This debate is particularly significant for the Jewish community as some critics assert CRT and other related ideological approaches are fanning the flames of anti-Semitism. They argue that CRT’s binary “oppressed vs oppressor” paradigm often erases the distinct experience of Jews, who do not fit neatly in either category. They further argue that linking one’s identity to privilege will inevitably connect Jewish identity to “Jewish privilege” and power. It will also, they assert, generate a simplistic, one-sided view of the Israeli-Palestinian conflict, as Israel will invariably be deemed the oppressor. 

The critics express grave concern that the related concept of “equity” as popularized by Professor Ibram X. Kendi – that all groups are standing in roughly equal footing or representation – will exacerbate anti-Semitism. The problem with this definition is that it treats differences among groups as expressions of racism and white supremacy. Such a view, they worry, will be weaponized to scapegoat Jews and Asians, among others, whose average income and educational achievement significantly exceeds the mean. Lastly, those concerned about CRT’s role in inflaming antisemitism worry that in claiming a monopoly on discourse, critical race ideologies undermine society’s enlightenment values of liberal discourse and free expression, which have always inured to the benefit of minority communities. A more illiberal society, they argue, will be bad for Jews.

New York Times columnist Bret Stephens contends that the ideology spawned by CRT is particularly dangerous to American Jews:

The intellectual battle against critical social justice theory (often called “woke” ideology) is one no true Jewish leader can shirk. That isn’t merely because a spirit of liberal-mindedness matters to Jewish well-being. It’s because woke ideology invariably combines three features that ought to terrify Jews: a belief that racial characteristics define individual moral worth, a habit of descending into anti-Semitism, and a quasi-totalitarian mindset that insists not only on regulating behavior but also on monitoring people’s thoughts and punishing those who think the wrong ones.

Those who disagree that CRT fuels anti-Semitism argue that critical approaches to racism will dismantle systems of oppression against all groups and pave the way for a more equitable society benefiting all people, including Jews. Jewish supporters of teaching the new racial pedagogy claim that such explanations for disparity are established fact, not subject to reasonable debate. They argue that teaching history is not a mere recitation of facts but an interpretation of those facts. They contend that the push to teach multiple perspective on race and racism will only open the door to Holocaust denial and other absurd claims that have no place in the classroom. They point to the comments of a Texas educator who stated that a Texas law requires that the school system teach “multiple views” on controversial topics, even on the historicity of the Holocaust. The school superintendent later apologized for the remarks. Since that time, no other cases of supposed anti-CRT legislation-induced Holocaust denial have been reported. Finally, Jewish CRT proponents often argue that CRT-based tools can be properly used in analyzing systemic anti-Semitism as well as racism and should not be opposed for that reason alone.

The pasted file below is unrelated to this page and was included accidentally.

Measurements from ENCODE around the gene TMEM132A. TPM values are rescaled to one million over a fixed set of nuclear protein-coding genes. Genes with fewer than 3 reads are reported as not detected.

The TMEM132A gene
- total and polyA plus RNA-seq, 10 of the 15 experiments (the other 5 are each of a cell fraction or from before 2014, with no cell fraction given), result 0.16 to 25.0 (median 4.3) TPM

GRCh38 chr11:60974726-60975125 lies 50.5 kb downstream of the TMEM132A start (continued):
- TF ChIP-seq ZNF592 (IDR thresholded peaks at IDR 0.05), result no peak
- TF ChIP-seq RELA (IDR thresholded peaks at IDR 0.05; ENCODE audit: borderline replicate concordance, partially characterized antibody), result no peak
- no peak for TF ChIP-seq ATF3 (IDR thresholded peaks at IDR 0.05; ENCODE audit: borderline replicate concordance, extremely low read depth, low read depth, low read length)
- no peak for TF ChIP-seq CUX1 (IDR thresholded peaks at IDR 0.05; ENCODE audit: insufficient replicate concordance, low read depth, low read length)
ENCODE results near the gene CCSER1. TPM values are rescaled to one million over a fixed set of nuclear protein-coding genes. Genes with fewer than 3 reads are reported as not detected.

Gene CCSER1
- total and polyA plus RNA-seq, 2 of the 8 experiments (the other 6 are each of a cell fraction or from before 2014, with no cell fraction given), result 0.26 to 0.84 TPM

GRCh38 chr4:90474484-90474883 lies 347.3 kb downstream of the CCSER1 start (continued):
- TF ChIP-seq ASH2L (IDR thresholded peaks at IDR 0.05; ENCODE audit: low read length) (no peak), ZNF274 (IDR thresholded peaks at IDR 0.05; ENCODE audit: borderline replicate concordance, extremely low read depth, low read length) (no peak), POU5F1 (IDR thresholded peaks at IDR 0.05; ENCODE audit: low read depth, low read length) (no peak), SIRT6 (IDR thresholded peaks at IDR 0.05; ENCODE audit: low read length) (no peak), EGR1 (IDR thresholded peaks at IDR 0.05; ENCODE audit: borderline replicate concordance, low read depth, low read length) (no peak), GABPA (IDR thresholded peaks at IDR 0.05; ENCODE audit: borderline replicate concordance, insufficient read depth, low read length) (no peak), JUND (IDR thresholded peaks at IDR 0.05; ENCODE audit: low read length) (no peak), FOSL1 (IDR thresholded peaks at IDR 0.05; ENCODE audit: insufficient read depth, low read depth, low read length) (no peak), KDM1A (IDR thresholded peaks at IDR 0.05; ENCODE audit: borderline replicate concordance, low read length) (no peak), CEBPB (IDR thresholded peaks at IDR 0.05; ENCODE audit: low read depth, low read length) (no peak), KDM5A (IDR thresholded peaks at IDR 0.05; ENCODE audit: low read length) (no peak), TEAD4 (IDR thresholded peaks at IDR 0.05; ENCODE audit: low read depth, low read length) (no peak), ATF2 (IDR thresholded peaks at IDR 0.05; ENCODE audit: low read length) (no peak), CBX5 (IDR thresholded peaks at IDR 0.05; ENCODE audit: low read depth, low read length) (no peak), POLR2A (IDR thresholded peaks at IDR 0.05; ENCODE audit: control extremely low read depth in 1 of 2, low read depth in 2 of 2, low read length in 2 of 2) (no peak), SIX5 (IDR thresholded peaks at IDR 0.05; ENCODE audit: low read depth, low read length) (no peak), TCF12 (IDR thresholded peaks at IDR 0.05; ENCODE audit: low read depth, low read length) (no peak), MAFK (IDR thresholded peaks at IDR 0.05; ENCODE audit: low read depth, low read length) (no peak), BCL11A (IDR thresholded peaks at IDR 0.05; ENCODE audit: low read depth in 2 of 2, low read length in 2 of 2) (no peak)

The debate over whether CRT in the classroom and the board room, inside and outside Jewish organizational life, might be boiled down to as follows: Should institutions tell children and adults precisely what to think about race and racism? Is the contention that America is rife with racism, embedded in the very systems of society, an opinion, subject to debate, or should it be properly regarded as a fact? Is the idea that there is rampant systemic racism in America today as well-established as the existence of racism during slavery, Reconstruction, and Jim Crow? Should it be regarded as permissible to offer other explanations for disparity among groups, such as socio-economic status and culture? And for the Jewish community: Should Jews be concerned that such an official social diagnosis will be weaponized to harm Jews, or should we be inclined to believe that it will create the kind of society in which Jews and other minorities will thrive?

David Bernstein is the founder of the Jewish Institute for Liberal Values.

Sources: “Civil and political rights,” Wikipedia.
Helen Pluckrose, “Demystifying Critical Race Theory so We Can Get to the Point,” Counterweight, (July 2, 2021).
Bret Stephens, “Is There a Future for American Jews?” Sapir, (Autumn 2021).